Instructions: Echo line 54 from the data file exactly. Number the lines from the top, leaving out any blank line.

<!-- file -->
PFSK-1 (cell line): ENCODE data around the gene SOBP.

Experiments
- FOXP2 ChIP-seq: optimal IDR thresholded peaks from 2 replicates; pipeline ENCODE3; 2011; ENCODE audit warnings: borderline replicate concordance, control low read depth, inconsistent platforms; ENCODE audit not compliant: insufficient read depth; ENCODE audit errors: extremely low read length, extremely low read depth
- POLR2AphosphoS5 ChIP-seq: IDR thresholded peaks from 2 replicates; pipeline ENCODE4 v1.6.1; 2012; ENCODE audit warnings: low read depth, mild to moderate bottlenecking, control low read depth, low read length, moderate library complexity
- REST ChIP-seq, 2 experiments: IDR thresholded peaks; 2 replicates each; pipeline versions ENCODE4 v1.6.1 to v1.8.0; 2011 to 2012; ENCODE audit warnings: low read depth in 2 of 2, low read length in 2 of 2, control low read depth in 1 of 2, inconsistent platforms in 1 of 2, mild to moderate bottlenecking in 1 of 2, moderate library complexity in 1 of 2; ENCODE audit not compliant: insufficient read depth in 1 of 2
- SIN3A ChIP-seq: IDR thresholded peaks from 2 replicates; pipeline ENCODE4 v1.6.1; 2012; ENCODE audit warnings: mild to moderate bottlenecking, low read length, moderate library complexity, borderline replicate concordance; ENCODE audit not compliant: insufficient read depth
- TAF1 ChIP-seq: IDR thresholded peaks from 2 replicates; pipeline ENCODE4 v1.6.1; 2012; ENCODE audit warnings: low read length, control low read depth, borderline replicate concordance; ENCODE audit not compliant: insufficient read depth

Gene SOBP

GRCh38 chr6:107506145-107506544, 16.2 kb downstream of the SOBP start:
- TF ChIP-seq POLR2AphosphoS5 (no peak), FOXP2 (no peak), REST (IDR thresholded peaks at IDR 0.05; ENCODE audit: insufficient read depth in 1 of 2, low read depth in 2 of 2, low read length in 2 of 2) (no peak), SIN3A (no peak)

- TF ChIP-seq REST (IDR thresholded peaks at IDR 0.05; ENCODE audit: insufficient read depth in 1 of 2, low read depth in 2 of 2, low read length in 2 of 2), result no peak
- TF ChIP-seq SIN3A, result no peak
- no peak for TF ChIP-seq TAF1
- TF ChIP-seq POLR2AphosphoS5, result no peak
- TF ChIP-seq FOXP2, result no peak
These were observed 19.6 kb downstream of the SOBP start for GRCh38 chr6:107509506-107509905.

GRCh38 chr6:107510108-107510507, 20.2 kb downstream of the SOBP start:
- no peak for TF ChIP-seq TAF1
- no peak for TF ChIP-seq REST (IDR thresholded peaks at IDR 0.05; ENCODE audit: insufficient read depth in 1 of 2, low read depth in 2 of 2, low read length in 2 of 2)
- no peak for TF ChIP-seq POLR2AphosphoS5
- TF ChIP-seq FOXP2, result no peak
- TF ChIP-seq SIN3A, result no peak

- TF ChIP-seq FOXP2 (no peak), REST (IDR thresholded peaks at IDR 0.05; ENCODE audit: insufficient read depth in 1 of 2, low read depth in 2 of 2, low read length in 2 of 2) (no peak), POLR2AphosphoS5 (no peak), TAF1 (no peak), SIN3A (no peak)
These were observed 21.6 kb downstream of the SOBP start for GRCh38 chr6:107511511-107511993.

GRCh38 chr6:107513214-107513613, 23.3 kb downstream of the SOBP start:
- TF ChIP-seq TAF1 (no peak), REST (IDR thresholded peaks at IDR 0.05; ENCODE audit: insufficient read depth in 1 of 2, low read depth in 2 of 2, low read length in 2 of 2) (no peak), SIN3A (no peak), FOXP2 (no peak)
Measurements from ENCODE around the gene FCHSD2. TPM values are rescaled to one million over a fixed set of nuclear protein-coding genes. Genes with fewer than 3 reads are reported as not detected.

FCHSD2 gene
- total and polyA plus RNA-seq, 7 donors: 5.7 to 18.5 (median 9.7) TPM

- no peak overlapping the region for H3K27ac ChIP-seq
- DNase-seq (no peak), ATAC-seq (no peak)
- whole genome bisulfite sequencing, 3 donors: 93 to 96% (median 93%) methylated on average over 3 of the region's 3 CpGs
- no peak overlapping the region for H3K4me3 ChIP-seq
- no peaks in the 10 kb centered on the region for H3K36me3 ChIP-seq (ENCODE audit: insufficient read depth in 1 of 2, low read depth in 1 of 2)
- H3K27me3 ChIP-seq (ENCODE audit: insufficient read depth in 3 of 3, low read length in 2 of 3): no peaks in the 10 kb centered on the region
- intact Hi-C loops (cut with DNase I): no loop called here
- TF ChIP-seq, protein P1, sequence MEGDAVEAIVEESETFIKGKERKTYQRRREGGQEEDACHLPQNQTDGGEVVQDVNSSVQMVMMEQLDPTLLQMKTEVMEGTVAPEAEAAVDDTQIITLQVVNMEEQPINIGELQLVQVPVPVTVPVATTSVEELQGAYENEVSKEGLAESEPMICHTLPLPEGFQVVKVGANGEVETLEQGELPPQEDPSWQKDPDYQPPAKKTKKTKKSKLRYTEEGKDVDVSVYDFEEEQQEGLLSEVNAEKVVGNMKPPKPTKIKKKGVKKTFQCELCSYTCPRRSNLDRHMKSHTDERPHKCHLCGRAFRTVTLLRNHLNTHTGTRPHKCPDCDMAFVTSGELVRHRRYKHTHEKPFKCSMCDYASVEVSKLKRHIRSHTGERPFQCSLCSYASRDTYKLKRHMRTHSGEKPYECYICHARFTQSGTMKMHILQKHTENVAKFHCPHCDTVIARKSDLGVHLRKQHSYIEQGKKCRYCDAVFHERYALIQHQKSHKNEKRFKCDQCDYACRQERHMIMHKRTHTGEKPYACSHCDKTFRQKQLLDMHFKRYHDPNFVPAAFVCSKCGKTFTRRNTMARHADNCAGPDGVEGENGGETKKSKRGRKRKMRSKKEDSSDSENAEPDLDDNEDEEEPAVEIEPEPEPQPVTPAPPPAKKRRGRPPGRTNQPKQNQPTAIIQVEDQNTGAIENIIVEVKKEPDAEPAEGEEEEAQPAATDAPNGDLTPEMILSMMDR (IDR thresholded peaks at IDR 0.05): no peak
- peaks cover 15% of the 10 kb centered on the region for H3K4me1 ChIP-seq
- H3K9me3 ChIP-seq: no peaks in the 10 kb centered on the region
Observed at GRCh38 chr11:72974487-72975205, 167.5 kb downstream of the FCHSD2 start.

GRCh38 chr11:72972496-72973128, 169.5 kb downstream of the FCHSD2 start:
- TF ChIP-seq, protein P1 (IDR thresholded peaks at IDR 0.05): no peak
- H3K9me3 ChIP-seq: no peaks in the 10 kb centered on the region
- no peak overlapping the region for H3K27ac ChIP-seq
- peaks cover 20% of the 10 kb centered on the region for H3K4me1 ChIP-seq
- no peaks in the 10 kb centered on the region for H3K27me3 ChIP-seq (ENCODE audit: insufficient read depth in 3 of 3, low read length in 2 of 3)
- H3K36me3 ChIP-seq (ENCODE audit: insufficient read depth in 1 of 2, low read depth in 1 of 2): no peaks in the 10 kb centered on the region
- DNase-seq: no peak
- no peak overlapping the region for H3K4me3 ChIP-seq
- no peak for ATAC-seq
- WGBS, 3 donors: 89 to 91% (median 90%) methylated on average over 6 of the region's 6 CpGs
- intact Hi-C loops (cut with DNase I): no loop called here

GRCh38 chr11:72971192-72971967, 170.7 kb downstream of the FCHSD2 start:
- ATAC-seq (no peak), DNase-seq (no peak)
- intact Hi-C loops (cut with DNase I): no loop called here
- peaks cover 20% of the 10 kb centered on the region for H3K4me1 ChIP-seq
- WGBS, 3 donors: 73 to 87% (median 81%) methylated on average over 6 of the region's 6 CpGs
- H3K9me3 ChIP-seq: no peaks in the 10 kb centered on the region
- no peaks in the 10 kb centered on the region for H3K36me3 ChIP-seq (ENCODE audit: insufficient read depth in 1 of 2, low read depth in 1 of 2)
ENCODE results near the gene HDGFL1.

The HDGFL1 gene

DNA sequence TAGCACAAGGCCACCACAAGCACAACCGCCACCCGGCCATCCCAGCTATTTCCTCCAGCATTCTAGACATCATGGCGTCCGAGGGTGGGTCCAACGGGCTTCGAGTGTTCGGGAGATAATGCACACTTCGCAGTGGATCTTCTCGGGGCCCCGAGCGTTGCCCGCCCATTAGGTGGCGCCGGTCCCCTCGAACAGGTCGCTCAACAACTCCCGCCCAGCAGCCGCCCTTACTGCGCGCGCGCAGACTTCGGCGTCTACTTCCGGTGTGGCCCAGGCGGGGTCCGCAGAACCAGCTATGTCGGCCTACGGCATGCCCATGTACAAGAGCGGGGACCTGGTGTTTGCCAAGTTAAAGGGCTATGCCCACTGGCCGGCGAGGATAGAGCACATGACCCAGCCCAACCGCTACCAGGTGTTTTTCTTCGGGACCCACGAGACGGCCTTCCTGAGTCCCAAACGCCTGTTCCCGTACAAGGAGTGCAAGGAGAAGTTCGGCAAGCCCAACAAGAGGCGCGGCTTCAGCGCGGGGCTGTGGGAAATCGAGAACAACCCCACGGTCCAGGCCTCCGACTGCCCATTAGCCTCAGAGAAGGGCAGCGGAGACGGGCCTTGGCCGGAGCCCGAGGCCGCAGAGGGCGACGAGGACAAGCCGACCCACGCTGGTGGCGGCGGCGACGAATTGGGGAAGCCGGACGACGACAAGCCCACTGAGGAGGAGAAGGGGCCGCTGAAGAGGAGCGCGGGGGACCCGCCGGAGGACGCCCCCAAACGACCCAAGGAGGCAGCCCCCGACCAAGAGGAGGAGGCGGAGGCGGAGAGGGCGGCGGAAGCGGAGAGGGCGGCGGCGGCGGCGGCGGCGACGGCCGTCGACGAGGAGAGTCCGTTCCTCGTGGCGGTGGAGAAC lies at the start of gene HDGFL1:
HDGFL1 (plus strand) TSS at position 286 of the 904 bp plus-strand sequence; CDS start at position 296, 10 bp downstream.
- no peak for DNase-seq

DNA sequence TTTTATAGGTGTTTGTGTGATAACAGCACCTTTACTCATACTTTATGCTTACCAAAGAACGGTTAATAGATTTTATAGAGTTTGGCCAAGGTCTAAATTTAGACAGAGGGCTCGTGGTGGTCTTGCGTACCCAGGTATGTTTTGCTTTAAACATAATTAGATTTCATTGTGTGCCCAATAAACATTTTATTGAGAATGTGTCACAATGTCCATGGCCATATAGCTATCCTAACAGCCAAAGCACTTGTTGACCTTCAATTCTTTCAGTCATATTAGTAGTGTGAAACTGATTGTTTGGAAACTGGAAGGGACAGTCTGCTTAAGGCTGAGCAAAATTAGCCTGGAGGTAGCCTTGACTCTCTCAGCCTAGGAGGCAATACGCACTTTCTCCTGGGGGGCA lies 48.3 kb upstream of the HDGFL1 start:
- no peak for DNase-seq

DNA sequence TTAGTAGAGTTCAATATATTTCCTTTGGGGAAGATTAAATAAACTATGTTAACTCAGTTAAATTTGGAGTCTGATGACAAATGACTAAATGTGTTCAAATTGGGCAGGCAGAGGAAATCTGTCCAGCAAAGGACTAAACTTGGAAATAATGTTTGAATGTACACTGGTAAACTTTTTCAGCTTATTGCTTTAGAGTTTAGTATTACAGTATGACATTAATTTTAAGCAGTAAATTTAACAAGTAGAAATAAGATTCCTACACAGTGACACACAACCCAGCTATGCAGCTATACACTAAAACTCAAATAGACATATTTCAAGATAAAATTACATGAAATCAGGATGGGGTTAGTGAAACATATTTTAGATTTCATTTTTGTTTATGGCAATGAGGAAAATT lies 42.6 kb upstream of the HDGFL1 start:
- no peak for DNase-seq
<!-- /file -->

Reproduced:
- ATAC-seq (no peak), DNase-seq (no peak)